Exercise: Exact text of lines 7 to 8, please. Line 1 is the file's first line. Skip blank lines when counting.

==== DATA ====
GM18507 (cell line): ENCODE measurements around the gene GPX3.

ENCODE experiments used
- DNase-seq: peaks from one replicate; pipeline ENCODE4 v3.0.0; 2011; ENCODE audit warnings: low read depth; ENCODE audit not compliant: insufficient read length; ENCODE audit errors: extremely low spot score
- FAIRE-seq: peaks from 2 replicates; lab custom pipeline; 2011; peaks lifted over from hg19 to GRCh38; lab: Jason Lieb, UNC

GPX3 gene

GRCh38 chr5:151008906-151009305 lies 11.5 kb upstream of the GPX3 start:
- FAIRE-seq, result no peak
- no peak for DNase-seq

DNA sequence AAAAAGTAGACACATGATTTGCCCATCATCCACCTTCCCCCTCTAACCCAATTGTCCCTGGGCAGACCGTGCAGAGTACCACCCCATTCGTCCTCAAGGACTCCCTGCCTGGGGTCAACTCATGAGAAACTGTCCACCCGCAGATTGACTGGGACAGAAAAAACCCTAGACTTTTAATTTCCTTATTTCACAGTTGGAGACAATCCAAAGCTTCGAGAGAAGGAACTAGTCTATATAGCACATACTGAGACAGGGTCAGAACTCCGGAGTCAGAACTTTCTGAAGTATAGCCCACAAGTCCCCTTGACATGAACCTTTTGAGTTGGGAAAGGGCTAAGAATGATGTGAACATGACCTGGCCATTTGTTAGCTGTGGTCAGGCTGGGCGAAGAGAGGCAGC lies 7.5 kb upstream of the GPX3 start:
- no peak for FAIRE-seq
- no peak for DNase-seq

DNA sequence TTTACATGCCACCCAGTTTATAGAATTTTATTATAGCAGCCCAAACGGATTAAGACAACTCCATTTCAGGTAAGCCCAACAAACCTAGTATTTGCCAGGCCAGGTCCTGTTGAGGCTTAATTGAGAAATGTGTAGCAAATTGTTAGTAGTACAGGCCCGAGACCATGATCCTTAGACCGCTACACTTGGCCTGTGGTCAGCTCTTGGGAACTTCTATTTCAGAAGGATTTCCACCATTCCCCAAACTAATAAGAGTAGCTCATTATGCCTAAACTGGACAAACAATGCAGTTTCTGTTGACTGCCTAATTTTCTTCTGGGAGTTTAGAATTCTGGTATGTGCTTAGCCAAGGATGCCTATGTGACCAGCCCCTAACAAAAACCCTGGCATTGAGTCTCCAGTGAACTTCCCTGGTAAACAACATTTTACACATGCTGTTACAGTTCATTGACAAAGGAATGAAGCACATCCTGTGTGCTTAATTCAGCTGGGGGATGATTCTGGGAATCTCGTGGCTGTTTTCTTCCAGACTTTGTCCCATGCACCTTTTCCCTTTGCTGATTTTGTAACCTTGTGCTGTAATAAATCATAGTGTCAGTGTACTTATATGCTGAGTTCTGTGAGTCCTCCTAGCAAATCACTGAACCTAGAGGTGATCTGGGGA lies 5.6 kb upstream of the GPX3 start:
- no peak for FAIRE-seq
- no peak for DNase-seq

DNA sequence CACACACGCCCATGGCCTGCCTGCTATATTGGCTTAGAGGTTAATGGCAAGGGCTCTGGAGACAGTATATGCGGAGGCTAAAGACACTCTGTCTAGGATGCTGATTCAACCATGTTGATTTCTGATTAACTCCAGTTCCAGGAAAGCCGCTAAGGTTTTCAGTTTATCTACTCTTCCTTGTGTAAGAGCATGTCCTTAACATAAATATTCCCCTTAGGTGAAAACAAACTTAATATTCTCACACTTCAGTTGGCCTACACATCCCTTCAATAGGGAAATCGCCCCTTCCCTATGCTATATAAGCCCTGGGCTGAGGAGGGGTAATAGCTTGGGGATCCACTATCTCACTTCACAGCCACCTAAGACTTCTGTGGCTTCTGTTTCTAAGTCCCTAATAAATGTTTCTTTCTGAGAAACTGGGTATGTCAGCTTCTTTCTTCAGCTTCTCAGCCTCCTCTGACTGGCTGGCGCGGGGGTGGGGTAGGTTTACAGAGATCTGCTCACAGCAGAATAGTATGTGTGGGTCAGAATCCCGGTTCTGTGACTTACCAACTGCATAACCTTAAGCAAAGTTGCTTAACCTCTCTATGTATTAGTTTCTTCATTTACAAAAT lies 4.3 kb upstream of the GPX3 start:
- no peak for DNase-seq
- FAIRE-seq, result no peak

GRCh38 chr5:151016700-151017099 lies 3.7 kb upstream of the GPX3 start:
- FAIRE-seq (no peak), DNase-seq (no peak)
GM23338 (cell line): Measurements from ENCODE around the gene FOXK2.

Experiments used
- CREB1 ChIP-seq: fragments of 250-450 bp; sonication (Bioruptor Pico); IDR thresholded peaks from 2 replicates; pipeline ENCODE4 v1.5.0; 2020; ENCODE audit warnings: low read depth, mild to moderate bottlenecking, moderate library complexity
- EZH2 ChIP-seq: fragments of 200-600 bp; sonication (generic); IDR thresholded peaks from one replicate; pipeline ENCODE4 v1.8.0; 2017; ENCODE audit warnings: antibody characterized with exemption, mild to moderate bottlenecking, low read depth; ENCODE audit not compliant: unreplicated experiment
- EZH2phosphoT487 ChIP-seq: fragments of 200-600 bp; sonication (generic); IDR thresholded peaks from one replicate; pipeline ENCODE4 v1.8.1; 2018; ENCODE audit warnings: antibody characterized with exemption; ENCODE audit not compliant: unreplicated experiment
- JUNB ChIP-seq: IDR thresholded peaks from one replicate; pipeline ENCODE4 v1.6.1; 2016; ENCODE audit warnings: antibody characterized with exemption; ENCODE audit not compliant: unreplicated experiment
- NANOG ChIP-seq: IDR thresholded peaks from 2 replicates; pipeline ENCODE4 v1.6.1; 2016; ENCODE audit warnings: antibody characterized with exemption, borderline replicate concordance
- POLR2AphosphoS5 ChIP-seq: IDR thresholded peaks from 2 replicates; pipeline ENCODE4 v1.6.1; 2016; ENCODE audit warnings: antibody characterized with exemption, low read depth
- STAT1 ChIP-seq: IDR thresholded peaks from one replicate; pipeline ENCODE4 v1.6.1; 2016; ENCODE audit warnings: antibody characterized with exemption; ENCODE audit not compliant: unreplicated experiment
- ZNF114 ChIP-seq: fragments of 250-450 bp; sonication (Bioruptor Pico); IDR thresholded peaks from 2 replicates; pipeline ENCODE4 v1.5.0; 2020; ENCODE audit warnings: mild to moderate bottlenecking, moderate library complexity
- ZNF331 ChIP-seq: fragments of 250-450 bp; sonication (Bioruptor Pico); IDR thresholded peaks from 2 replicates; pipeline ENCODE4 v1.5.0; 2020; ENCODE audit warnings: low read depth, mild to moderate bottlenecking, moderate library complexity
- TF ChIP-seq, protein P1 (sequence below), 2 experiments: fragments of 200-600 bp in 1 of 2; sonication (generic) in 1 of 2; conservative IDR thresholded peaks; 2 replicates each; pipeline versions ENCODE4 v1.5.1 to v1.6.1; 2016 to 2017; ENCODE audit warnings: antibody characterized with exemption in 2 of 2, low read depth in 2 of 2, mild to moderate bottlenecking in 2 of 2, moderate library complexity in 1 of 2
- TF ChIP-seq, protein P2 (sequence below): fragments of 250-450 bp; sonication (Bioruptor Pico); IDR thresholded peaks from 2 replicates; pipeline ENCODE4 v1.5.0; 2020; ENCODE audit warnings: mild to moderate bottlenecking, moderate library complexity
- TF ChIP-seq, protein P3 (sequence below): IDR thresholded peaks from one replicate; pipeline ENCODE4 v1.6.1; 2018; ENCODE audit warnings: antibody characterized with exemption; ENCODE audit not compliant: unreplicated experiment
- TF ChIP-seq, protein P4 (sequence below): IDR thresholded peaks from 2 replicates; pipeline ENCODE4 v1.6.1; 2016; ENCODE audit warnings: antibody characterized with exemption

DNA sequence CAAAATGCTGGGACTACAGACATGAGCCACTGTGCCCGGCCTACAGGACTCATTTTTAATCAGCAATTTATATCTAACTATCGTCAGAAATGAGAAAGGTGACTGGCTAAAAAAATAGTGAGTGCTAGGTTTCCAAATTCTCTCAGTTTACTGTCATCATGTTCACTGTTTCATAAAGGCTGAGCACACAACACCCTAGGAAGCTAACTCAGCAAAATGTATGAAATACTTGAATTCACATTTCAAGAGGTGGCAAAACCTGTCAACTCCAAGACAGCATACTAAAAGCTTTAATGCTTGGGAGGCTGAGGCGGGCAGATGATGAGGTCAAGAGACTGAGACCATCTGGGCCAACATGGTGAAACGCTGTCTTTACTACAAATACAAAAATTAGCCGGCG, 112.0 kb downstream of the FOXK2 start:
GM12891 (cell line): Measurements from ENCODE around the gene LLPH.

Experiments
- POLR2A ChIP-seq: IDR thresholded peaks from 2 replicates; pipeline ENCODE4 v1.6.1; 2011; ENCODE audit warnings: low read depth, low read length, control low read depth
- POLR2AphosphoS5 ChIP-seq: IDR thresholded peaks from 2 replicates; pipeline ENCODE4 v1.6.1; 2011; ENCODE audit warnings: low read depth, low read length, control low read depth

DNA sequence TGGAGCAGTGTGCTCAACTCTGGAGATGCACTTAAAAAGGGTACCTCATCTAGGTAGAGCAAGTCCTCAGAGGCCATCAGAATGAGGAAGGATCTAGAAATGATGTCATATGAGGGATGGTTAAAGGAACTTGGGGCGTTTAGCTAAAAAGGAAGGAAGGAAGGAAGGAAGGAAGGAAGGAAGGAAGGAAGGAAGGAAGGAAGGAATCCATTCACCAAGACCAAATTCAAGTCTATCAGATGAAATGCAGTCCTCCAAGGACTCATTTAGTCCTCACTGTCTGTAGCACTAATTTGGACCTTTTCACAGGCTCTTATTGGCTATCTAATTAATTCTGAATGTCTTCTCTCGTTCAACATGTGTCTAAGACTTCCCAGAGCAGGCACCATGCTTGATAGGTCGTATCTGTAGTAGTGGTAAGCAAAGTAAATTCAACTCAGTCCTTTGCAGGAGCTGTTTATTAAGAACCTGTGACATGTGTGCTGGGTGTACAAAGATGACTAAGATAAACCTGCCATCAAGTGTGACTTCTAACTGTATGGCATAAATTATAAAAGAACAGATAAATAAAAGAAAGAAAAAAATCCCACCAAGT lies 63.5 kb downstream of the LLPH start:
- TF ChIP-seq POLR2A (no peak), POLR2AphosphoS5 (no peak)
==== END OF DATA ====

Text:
- FAIRE-seq, result no peak
- no peak for DNase-seq